• Fig. 4 Spatial distributions and mutual correlations between Hurricane Sandy damage, Twitter activity, and average sentiment of tweets.

    Correlations between per-capita Twitter activity and damage are illustrated at the ZCTA level for New Jersey (A) and at the county level for New Jersey and New York (B). The difference in geographic coverage is dictated by the quality of data: no insurance data are available for New York at the ZCTA level. Spatial distributions show that both variables reach their highest levels along the coast and in densely populated metropolitan areas around New York City. Normalized activity and damage both follow a quasi log-normal distribution [see the histograms along the axes of the scatter plot in (A)]. A moderately strong positive correlation between postlandfall activity and damage is observed, especially for fine-resolution analysis [see inset tables in the scatter plots in (A) and (B) for exact statistics and P values]. Sentiment-versus-damage (S-D) analysis is underpowered at the ZCTA level (τ = −0.031, P = 0.29), but county-level analysis shows that negative sentiment correlates with damage (τ = −0.28, P = 0.018).

  • Fig. 5 Distribution of activity-damage correlations (Pearson correlation coefficients) across all disasters considered in the study.

    In terms of damage, disasters appear to group according to their type, with cost increasing from tornado storms, to floods, and eventually to hurricanes. The correlation between activity and damage is very strong for small-scale (low-cost) disasters, then it weakens and remains, on average, at the same level across moderate-cost to high-cost events.

  • Table 1 Activity-damage correlation (Kendall τ, Spearman ρ, and Pearson ρ) for additional events.

    Disasters are sorted in order of increasing strength of the Pearson correlation coefficient. All disasters demonstrate moderate to strong levels of statistically significant correlations (P < 0.05) [with the exception of Alaska floods (DR-4122)].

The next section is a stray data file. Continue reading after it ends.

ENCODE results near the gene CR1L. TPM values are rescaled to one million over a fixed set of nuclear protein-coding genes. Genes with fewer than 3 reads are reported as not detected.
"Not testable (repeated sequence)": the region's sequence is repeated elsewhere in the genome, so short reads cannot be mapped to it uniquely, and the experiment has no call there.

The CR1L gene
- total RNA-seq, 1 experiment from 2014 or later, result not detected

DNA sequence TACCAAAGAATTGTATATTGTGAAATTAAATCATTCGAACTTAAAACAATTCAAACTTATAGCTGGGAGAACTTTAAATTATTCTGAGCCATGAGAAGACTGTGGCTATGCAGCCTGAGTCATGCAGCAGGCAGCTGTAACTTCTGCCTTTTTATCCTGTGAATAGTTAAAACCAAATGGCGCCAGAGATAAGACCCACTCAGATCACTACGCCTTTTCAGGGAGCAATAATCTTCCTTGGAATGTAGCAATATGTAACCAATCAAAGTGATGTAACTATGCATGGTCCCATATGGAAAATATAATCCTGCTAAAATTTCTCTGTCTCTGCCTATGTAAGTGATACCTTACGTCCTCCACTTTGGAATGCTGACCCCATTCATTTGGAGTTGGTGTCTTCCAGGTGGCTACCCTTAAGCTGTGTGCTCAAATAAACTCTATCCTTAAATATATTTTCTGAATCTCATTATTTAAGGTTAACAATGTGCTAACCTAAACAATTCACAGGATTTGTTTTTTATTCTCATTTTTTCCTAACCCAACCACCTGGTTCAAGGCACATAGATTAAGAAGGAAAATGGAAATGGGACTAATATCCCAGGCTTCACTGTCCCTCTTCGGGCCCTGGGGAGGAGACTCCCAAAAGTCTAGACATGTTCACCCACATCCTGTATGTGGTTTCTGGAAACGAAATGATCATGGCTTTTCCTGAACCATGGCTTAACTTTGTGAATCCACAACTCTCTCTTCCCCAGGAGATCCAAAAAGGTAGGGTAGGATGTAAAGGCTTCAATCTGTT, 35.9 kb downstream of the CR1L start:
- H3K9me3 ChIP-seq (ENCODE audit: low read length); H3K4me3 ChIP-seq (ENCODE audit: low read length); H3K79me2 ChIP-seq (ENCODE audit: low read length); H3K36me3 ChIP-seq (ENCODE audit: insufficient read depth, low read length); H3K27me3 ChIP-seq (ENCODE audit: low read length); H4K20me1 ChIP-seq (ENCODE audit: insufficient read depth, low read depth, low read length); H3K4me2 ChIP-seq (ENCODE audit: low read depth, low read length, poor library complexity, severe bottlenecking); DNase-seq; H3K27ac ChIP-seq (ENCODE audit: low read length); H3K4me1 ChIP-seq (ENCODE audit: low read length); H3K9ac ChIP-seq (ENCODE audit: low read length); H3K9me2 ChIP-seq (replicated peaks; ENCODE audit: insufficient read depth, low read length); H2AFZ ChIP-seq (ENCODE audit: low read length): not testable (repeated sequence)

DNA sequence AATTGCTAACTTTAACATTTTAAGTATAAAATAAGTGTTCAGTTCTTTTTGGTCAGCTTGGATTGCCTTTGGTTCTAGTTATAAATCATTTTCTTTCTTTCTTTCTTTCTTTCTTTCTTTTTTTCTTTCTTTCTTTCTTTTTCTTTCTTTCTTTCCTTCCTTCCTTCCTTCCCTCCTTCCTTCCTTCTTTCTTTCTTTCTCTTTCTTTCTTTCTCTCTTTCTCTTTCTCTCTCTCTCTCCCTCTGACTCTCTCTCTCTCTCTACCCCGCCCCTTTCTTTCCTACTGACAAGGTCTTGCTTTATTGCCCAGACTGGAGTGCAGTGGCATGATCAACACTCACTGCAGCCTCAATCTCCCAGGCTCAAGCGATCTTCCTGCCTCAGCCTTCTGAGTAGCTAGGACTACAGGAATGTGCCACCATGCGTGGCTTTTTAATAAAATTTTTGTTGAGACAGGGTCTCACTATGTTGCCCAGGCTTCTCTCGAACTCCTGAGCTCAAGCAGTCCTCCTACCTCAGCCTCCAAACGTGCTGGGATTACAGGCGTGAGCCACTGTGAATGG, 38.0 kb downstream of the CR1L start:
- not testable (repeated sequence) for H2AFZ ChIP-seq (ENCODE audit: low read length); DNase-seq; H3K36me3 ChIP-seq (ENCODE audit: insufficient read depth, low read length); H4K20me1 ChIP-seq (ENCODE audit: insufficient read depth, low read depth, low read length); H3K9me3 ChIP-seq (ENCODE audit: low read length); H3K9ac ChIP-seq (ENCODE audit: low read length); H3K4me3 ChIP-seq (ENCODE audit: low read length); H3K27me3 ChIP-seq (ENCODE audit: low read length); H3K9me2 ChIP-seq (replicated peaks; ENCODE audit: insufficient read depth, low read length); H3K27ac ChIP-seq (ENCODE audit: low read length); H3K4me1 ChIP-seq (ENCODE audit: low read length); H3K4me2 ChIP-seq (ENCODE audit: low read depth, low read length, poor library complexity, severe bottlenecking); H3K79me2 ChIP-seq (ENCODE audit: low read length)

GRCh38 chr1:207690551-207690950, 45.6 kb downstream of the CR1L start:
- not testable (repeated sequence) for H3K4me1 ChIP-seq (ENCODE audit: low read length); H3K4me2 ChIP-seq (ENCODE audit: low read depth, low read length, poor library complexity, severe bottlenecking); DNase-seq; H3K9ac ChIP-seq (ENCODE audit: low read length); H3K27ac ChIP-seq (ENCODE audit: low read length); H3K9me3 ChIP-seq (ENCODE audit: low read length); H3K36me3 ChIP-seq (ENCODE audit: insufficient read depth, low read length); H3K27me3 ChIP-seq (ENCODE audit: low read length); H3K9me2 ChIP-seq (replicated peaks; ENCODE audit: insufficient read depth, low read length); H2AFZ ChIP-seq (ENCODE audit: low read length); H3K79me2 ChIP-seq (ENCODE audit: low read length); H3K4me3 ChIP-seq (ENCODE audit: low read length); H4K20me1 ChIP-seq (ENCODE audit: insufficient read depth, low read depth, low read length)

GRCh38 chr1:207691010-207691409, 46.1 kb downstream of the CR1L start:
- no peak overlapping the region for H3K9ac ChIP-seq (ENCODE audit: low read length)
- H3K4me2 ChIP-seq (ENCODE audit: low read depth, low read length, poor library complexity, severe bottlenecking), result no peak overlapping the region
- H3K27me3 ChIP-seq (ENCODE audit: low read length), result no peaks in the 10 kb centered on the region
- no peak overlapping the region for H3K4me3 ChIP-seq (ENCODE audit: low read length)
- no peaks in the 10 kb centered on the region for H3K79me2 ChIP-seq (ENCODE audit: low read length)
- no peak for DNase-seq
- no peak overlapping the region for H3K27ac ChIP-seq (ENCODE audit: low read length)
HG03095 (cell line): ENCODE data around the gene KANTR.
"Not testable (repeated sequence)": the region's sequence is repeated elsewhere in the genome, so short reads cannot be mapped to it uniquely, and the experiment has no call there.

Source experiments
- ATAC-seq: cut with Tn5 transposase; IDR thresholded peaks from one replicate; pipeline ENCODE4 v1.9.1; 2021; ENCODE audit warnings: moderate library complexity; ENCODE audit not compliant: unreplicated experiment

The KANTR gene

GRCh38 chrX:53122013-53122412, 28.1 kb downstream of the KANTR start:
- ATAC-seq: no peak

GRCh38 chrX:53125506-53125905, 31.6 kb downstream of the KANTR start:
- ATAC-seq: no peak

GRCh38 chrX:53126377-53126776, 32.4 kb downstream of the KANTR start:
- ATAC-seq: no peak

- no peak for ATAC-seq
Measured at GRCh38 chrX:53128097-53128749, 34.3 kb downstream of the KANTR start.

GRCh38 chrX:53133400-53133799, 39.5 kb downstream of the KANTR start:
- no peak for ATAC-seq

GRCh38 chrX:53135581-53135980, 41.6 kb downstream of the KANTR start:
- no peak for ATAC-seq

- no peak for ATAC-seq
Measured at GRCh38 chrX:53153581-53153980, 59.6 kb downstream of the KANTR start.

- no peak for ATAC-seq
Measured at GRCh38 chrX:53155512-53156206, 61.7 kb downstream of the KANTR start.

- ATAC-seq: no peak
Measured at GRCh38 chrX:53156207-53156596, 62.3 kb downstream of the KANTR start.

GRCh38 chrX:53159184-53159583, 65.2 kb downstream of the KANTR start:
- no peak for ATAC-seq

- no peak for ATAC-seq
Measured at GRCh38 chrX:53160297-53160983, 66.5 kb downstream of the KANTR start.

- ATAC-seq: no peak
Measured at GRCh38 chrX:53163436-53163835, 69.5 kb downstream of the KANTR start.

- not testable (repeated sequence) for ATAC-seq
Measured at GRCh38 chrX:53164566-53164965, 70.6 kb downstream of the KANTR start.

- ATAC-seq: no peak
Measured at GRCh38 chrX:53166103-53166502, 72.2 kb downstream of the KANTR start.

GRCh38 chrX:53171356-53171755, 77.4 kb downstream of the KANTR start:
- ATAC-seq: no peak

Event IDTypeKendall τPSpearman ρPPearson ρP
    DR4116Floods0.159.04 × 10−50.211.87 × 10−40.189.71 × 10−4
    DR4117Tornadoes0.170.050.260.050.240.06
    DR4176Tornadoes0.188.92 × 10−30.286.68 × 10−30.279.60 × 10−3
    SandyHurricane0.163.30 × 10−130.245.04 × 10−130.305.99 × 10−20
    DR4145Floods0.333.54 × 10−80.472.42 × 10−80.451.08 × 10−7
    DR4177Floods0.364.44 × 10−40.522.33 × 10−40.451.53 × 10−3
    DR4175Tornadoes0.340.020.460.030.460.03
    DR4195Floods0.321.28 × 10−80.473.35 × 10−90.466.32 × 10−9
    DR4174Tornadoes0.565.24 × 10−30.696.07 × 10−30.686.93 × 10−3
    DR4157Tornadoes0.519.70 × 10−40.712.38 × 10−40.721.71 × 10−4
    DR4168Mudslide0.440.040.590.030.861.84 × 10−4
    DR4193Earthquake0.743.80 × 10−50.907.50 × 10−70.883.92 × 10−6
    DR4122Floods1.001.001.00

Supplementary Materials

  • Supplementary material for this article is available at http://advances.sciencemag.org/cgi/content/full/2/3/e1500779/DC1

    Table S1. List of keywords included in the analysis, with their corresponding message counts.

    Table S2. Ranking of the keywords included in the analysis according to the strength of the correlation between distance and activity for East Coast cities.

    Table S3. Activity-damage correlations across keywords in order of decreasing strength.

    Table S4. Effect of normalization variable choice on the strength of activity-damage relationship (ZCTA resolution).

    Table S5. County-level estimates of damage: Modeling (Hazus-MH) and ex-post data on insurance and FEMA individual assistance grants.

    Table S6. Strength of activity-damage correlations for different damage estimates.

    Table S7. Predictive power of sentiment, analyzed at different spatial resolutions and normalized by either area Census population or local Twitter user count (“Twitter population”).